The shitting duck was considered the acme of his storied career-because of it, Frederick the Great asked Vaucanson to join his Academy of Sciences. It was only decades later that, after passing through the hands of various pawnbrokers, the duck was inspected and found to be not exactly the chemical and mechanical marvel its creator advertised. Vaucanson had apparently only deposited some fecal-like green paste at the exit end of his machine. The duck’s digestive system was no more elaborate than a tube of gourmet tapenade.

Ms. Wood tells the story well. She allows fact and fable to blend for a while, leaving the reader to follow the story of Descartes’ daughter or Vaucanson’s duck much the way a contemporary of Descartes or Vaucanson might have. She resorts to the same method in her best chapter, which tells the story of Wolfgang von Kempelen’s Turkish Chess Player. Kempelen’s Turk was a life-sized mechanical torso mounted on a large pedestal. It could turn its head and roll its eyes, and with its left hand it played chess. No less a star attraction than Vaucanson’s duck, in its time the Turk took on Catherine the Great, Ben Franklin and Napoleon. Edgar Allan Poe wrote a long essay on the Turk, speculating on the nature of the Chess Player’s ability to think. For more than 60 years, on the continent, in England, throughout America, the robot drew huge audiences, on the premise it was the world’s first thinking machine. The suspicion that a human chess player sat immured within the Turk’s pedestal dogged the act for decades, and in the 1830’s the sham was exposed: The precursor to I.B.M.’s Deep Blue was little more than a puppet.

The builders of automata were men of the Enlightenment, but they were also-sometimes secretly, sometimes unconsciously-artificers and fabulists. The crowds gawking at their inventions wanted to see science on display, but also to have murdered superstitions fanned back to life, perhaps for the last time. Even that hardy American tinkerer, Thomas Edison, fits into this history. Edison’s own brand of snake oil was promoting himself as a lone genius, even though he presided over a factory of intellectual capital stocked with talented young inventors. And the public ate it up: Ms. Wood summarizes the storyline of a French sci-fi novel that imagined Edison as a kind of modern Faust, “surrounded by puffs of blue smoke, disembodied voices, and mechanical birds … . ” In the novel, Edison is a hothouse exotic who conjures, out of his laboratory, an ideal woman. In reality, Edison mused casually in his notebooks about designing the feminine ideal, but strove instead to mass-produce the first talking doll. Once again, the transformative magic of technology is deeply bound up with its banality.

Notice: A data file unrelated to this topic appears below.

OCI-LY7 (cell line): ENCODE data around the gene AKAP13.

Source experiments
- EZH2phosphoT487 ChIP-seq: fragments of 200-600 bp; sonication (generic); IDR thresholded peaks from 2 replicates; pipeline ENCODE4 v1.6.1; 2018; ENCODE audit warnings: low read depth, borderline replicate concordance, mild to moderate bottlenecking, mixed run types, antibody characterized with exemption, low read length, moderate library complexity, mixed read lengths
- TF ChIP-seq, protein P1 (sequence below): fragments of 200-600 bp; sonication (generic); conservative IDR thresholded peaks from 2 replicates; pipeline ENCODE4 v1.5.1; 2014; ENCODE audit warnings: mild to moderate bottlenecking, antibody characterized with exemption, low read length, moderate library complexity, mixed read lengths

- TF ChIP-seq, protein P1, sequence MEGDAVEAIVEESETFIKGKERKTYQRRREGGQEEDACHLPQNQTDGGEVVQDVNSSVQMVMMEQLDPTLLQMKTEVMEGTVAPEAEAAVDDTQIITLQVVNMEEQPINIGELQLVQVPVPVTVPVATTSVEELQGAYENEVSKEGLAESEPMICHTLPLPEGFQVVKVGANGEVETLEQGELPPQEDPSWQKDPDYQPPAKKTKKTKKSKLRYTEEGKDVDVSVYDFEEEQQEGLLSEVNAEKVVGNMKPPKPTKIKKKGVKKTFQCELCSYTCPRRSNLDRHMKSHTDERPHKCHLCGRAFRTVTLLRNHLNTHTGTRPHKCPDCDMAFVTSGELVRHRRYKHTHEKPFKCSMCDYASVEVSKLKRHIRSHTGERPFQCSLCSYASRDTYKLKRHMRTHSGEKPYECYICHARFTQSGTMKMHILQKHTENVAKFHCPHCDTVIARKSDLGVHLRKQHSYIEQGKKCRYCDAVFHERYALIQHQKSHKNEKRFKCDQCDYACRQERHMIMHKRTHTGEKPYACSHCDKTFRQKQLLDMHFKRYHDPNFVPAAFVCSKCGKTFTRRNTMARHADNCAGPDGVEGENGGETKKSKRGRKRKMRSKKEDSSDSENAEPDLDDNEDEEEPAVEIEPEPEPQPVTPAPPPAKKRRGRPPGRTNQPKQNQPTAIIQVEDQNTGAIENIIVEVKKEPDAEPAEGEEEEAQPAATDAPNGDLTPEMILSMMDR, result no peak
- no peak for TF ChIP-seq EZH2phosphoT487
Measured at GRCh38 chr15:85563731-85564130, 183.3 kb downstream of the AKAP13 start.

Edison’s Eve is densely anecdotal and engaging, and almost frighteningly well-researched. Ms. Wood has the habit, like a superstar grad student, of ferreting out example after example to pad out her story. More restraint might have been nice: By the end of her book, we’ve had cameos from Diderot, Voltaire, Goethe, Poe, Ben Franklin, P.T. Barnum, Charcot and Freud, not to mention Binet (inventor of the IQ measurement), a full chapter on the wonderful Georges Méliès (inventor of the modern cinema), and a long digression on the sexual appetite of the dwarves who played the Munchkins in The Wizard of Oz . Feminist and vaguely Marxist themes lie just beneath the surface, and Ms. Wood’s method of releasing them is too often to string together a series of teasing rhetorical questions. Nonetheless, she has written a lovely and often brilliant book; fewer dwarves, a handful of forceful thematic summations, and-who knows?-it might have sprung more magically to life.

Stephen Metcalf reviews books regularly for The Observer.

Frankenstein’s Many Friends: Science, Quackery and Automata